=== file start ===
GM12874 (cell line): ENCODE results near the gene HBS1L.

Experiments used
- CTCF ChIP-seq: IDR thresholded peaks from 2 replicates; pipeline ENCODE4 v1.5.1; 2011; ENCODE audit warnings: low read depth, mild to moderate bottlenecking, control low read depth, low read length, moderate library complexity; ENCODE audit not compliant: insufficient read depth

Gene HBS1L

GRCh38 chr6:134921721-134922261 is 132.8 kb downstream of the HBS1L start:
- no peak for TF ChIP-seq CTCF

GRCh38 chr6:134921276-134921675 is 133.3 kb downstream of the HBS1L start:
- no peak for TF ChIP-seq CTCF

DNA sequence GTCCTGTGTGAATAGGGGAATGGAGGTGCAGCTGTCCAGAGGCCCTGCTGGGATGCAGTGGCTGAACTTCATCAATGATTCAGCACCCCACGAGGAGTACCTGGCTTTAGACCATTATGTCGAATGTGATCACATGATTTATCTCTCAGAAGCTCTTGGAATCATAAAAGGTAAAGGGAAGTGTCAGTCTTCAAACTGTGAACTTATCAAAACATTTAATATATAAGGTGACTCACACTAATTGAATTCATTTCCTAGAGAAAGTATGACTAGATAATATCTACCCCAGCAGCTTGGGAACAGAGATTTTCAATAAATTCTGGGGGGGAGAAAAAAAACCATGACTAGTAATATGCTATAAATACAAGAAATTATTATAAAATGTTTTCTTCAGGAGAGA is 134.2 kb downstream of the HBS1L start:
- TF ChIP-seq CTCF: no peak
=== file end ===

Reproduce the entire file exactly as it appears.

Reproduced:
GM12874 (cell line): ENCODE results near the gene HBS1L.

Experiments used
- CTCF ChIP-seq: IDR thresholded peaks from 2 replicates; pipeline ENCODE4 v1.5.1; 2011; ENCODE audit warnings: low read depth, mild to moderate bottlenecking, control low read depth, low read length, moderate library complexity; ENCODE audit not compliant: insufficient read depth

Gene HBS1L

GRCh38 chr6:134921721-134922261 is 132.8 kb downstream of the HBS1L start:
- no peak for TF ChIP-seq CTCF

GRCh38 chr6:134921276-134921675 is 133.3 kb downstream of the HBS1L start:
- no peak for TF ChIP-seq CTCF

DNA sequence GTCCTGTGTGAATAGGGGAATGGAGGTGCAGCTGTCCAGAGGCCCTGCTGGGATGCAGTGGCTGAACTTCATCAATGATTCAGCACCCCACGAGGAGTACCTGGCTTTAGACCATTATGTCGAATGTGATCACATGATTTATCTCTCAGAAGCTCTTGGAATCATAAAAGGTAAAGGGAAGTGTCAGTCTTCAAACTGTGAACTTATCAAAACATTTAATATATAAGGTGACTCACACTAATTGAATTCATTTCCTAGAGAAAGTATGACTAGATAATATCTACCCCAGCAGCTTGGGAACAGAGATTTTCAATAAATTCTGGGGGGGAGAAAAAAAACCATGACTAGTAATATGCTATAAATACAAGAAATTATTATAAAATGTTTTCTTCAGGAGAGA is 134.2 kb downstream of the HBS1L start:
- TF ChIP-seq CTCF: no peak